In late October 1794, the Federalized militia entered the western counties of Pennsylvania and sought out the whiskey rebels. By mid-November, the militia had arrested 150 rebels, including 20 prominent leaders of the insurrection. Under the President's authority, General Lee issued a general pardon on November 29th for all those who taken part "in the wicked and unhappy tumults and disturbances lately existing"
  • John||

    See also the end of the civil war where the Union pardoned every Confederate Soldier who agreed to surrender and sign a loyalty oath.

    The pardon power is just what it says. The President can pardon as many or as few people as he likes for whatever reason he likes. If the country doesn't like it, that is what we have elections and the impeachment power for.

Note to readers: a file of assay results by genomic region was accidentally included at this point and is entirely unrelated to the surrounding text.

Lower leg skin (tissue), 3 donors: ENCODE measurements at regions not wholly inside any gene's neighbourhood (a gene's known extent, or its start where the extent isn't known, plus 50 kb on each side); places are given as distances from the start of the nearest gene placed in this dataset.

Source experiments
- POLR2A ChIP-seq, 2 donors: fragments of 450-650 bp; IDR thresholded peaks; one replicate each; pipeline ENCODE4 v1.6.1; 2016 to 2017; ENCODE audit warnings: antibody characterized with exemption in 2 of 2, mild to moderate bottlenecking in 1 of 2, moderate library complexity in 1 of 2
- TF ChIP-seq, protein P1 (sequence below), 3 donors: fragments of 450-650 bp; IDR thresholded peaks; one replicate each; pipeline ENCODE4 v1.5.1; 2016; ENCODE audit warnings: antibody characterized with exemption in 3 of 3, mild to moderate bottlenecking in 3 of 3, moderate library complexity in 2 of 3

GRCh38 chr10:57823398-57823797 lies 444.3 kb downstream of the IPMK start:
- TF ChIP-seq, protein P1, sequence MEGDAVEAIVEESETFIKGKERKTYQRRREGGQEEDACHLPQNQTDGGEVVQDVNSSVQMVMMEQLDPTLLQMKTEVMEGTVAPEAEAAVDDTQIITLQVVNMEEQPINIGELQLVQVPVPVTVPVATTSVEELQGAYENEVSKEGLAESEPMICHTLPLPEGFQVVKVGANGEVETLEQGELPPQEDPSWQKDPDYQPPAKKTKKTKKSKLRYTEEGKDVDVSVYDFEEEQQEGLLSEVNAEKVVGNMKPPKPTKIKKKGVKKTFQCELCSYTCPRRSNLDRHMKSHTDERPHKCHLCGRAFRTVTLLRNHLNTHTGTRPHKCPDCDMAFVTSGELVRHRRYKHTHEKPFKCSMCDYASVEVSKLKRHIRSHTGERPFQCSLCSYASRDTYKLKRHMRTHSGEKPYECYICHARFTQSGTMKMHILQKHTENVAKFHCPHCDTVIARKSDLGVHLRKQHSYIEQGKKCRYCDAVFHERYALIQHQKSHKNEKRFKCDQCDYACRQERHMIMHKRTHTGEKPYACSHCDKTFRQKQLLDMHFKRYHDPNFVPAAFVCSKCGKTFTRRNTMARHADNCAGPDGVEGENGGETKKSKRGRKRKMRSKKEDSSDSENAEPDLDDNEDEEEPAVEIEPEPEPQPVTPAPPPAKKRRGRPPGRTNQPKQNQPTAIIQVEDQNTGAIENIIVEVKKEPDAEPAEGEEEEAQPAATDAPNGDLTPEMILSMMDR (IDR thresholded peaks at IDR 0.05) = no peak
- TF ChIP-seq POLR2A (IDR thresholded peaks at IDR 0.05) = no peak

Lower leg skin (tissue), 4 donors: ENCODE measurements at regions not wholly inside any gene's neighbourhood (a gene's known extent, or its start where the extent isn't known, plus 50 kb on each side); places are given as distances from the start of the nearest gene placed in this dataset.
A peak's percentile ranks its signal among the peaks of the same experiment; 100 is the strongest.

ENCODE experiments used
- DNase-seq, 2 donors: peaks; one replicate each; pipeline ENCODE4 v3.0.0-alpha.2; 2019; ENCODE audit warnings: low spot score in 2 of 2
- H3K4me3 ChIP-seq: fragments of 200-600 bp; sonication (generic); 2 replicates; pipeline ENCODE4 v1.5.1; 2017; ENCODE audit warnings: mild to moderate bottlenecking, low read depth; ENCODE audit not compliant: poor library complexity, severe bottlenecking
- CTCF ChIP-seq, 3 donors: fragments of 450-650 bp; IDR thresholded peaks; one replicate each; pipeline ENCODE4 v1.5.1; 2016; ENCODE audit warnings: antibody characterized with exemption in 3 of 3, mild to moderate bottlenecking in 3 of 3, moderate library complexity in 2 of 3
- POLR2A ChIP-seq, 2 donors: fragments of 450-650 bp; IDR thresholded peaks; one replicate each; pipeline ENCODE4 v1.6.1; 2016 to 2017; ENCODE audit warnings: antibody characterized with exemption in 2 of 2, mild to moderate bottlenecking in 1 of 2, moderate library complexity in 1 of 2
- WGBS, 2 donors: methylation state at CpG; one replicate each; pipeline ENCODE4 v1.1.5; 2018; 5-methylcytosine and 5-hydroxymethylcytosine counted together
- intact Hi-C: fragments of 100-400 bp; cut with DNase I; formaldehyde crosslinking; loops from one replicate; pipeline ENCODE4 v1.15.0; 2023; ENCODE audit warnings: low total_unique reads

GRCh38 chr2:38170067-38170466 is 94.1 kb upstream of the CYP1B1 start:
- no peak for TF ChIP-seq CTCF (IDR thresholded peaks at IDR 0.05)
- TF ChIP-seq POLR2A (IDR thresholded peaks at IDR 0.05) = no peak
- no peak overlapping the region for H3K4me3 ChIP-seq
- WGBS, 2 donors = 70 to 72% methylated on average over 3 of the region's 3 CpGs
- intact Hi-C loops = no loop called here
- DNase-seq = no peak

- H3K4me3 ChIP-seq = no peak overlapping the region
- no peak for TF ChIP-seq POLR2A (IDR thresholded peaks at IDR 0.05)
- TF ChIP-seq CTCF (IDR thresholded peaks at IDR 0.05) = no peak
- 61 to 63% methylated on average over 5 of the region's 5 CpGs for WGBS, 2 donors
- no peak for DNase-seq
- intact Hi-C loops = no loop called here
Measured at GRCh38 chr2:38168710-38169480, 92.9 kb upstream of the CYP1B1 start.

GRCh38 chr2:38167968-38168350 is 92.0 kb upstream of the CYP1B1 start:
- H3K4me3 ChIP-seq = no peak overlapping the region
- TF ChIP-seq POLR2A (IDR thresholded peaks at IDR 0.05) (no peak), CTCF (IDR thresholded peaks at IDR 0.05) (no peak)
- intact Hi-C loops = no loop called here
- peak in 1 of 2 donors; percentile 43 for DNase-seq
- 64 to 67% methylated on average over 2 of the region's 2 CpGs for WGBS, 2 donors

• John Thacker||

    Or the commission set up by Gerald Ford for draft evaders, followed by Carter's actions there.

    McCarthy is very dumb here.

  • John||

    Another good example. Really when you think about it, the pardon power was created to be used in mass and to cover entire classes of people. Its real purpose is not to pardon the odd bad guy gone good or idiot son of some crony. Its purpose is to let the President act as sort of a national reconciliation authority when there is a really nasty conflict within society like the civil war or the draft resistance.

    McArthy is a moron on this.

  • ||

    Doesn't go far enough IMO.

    What about all the people serving sentances LESS than 10 years that are longer than what they would be under current law?

    What about all the people serving 20 year sentances that havn't hit the 10 year mark? Why should you spend 10 years in prison if your crime now only gets 3 years?

    Frankly, I don't know what the fuck is wrong with Obama. Who do you think most of the drug offenders in prison are? African Americans!